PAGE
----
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20Apr/100

All UK Air Space Now Open After Iceland Volcanic Ash Cloud Levels Ruled Safe – Flights To Resume!

All UK airports have been given the go-ahead to reopen, the Transport Secretary Lord Adonis has said.

After six days of disruption due to a cloud of volcanic ash from an Icelandic volcano, airlines can now start a phased return to flight schedules.

The decision followed consultation with the Civil Aviation Authority and a reassessment of the risk to aircraft.

BAA, which operates many of the UK's airports, said people should contact their airlines before travelling.

"Not all flights will operate during the early period of opening, and we will do everything we can to support airlines and get people moving," a spokesman said.

Some restrictions will remain on flights in UK airspace, but they will be much less severe than before.

Dame Deirdre Hutton, of the Civil Aviation Authority (CAA), said there had been detailed consultation with experts to reassess the tolerance of planes to the ash cloud.

The CAA said it was a "situation without precedent" and that decisions had been made based on "thorough gathering of data and analysis".

'Increased tolerance'

"The major barrier to resuming flight has been understanding tolerance levels of aircraft to ash," the CAA said.

"Manufacturers have now agreed increased tolerance levels in low ash density areas."

Lord Adonis emphasised that safety remained paramount.

He said: "It is essential that we guarantee to the travelling public that the airlines are safe and that planes can safely fly."

Prime Minister Gordon Brown said: "This solution has been reached as a result of the close working between the government, the Civil Aviation Authority, airlines and the manufacturers, and will allow the thousands of UK citizens stranded abroad to return home to their families.

 

There will be plenty of time for a post mortem of what has happened
Willie Walsh, British Airways

"We will of course continue to monitor the situation closely; as we have said throughout safety is our primary concern," he added.

Shadow transport secretary Theresa Villiers said: "Labour must immediately commit to a full inquiry into this fiasco, which has caused so much travel misery and billions of pounds of economic damage.

"Six days into the crisis, we're suddenly told that there are actually levels of ash which are compatible with safe flying. The question angry passengers and airlines are already asking is why the government hadn't worked this out before the crisis occurred."

After the lifting of the restrictions, the first British Airways flight to touch down from Heathrow was a service already in the air from Vancouver, which landed shortly before 2200 BST.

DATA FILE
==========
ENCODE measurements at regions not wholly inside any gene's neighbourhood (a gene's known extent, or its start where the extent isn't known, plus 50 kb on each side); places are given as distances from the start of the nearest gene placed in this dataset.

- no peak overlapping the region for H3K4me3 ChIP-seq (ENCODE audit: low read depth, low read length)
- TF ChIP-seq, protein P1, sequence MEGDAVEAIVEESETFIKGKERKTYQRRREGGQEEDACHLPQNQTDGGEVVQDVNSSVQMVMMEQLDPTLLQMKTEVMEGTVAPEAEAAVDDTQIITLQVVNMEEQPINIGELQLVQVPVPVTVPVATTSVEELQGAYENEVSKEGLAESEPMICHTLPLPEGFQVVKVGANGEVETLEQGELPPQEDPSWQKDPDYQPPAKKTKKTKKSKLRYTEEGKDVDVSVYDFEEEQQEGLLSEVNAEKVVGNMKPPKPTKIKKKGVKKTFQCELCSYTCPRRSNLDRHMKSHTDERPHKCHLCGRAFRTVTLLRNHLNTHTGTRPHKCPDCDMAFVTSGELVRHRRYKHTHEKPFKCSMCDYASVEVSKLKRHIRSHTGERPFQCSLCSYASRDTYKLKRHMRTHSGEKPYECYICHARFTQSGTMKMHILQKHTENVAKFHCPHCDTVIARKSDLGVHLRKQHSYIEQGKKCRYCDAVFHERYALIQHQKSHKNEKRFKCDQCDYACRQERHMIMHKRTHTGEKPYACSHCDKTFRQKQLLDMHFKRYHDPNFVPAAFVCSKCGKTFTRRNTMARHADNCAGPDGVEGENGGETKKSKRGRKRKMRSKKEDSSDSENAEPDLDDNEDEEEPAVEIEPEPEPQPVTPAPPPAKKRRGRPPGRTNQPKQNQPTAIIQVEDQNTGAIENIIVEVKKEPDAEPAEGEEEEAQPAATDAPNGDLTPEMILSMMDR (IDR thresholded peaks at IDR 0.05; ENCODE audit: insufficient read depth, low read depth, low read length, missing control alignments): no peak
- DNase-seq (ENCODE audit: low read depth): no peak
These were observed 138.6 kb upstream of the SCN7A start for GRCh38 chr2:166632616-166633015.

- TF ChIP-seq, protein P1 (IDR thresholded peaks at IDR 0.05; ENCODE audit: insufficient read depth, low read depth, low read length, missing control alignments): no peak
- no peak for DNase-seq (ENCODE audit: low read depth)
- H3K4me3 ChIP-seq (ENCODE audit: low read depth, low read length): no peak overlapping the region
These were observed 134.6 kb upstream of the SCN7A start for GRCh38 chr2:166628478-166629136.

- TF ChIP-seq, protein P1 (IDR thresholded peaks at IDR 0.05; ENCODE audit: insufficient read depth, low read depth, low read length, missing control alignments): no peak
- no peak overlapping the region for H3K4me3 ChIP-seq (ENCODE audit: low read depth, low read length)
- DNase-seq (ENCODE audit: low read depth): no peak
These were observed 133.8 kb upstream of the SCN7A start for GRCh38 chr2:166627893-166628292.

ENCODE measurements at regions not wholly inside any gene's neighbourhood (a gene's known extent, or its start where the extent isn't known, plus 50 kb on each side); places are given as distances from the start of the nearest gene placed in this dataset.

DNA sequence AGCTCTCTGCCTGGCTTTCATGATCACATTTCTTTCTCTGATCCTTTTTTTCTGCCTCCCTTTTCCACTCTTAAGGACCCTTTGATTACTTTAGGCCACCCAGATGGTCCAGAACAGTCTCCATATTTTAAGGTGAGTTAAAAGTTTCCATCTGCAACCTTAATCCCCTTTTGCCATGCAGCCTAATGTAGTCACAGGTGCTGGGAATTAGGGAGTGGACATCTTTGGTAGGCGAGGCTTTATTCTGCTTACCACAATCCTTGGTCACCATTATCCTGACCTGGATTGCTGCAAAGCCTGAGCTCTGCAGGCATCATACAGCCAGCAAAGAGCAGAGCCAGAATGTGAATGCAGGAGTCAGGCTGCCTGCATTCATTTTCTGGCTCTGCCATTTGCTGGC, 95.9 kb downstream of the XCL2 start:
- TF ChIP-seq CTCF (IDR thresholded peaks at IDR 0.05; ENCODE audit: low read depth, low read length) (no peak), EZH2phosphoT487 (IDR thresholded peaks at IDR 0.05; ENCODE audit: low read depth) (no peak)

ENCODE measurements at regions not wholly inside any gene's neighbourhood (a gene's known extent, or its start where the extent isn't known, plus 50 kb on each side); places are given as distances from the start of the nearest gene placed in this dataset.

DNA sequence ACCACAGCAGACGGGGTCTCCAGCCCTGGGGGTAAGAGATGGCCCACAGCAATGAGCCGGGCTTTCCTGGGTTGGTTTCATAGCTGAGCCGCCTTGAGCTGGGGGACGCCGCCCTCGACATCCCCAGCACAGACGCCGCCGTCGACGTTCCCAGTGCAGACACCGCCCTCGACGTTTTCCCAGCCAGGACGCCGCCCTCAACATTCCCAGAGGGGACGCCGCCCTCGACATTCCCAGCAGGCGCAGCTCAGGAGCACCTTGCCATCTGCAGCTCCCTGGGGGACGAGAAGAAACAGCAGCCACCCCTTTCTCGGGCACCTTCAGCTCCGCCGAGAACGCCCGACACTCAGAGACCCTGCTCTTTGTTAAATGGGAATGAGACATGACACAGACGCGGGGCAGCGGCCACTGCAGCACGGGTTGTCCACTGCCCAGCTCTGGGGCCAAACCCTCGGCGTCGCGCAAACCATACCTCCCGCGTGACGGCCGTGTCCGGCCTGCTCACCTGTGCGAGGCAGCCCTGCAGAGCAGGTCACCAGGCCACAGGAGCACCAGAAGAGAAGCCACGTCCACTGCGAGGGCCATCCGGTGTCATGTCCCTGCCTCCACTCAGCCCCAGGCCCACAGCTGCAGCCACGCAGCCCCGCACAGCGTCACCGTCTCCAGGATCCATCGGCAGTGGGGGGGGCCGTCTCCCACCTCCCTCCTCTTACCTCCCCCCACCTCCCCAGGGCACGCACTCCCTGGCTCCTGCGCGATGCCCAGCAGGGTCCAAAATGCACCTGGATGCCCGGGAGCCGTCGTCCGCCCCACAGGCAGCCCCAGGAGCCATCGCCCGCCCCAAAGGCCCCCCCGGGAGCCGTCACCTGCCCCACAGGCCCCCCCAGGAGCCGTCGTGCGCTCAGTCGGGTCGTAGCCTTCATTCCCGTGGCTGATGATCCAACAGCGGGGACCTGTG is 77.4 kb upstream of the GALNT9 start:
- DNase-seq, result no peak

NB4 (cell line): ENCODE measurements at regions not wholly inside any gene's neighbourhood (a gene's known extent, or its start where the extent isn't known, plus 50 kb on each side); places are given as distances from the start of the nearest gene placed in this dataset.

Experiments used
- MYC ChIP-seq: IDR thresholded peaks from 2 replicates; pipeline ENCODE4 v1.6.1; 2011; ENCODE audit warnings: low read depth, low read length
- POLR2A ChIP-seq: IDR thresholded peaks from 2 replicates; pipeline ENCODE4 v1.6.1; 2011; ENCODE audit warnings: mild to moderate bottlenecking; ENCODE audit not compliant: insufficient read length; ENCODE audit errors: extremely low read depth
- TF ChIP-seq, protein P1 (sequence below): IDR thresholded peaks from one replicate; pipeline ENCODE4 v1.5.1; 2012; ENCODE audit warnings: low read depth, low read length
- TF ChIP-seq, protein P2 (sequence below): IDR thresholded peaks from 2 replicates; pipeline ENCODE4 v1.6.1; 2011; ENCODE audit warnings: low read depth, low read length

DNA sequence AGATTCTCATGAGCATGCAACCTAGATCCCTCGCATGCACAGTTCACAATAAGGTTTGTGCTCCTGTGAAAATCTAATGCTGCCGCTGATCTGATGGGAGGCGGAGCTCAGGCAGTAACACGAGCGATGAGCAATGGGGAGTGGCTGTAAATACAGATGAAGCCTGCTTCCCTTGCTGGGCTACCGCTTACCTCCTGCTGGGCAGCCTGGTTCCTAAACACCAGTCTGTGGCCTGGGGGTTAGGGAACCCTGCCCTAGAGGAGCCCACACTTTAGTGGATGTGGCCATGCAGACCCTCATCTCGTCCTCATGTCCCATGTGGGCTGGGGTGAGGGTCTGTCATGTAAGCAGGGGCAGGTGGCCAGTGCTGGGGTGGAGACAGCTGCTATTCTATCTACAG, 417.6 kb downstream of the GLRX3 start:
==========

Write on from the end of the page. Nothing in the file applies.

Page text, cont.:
The airline's chief executive Willie Walsh said he was pleased with the decision, but said it would take weeks to get back to normal levels of operation.

"We're now at British Airways going to start the difficult task of getting our stranded customers back home but I think this is an airlift that is unprecedented but we will make every effort to get our people back home."

 

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He said "lessons can be learned" and added: "There will be plenty of time for a post-mortem of what has happened over the last few days."

He said parts of the UK airspace could have been opened several days ago. "My personal belief is that we could have safely continued operating for a period of time. I think there were occasions when the decision to close airspace could have been justified."

EasyJet said it planned to resume "some services across the UK and continental Europe from tomorrow morning," but added that the level of disruption meant it would be several days before the schedule returned to normal.

Flights have been grounded across the UK and much of Europe since Thursday following the eruption of Icelandic volcano Eyjafjallajokull.

The eruption sent vast amounts of ash into the atmosphere which poses a threat to aircraft jet engines.

Despite the lifting of the ban, it will be some time before flights return to normal.

The UK Border Agency warned people to expect queues as staff attempt to process large numbers of returning travellers.

A spokesman said: "We are manning as many passport desks as possible."

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19Apr/100

Britain’s flight ban to be LIFTED tomorrow!

  • Scottish airspace to open at 6am, Midlands at 12pm, South at 6pm
  • Still 150,000 Britons stranded abroad, thousands miss school and work
  • Heathrow ramps up security amid fears of passenger deluge

The blanket ban on flying to and from the UK will be lifted as early as 6am tomorrow, airport sources revealed this afternoon.

Scottish airspace will reopen first, followed by the Midlands around midday and airports in the South at around 6pm.

A statement is expected later this afternoon but the news will come as a massive relief to the thousands of British travellers stranded abroad - although the backlog of flights is likely to take days to clear.

Read more: http://www.dailymail.co.uk/news/article-1267257/Iceland-volcano-eruption-UK-flight-ban-LIFTED-tomorrow.html#ixzz0lYwBdRfC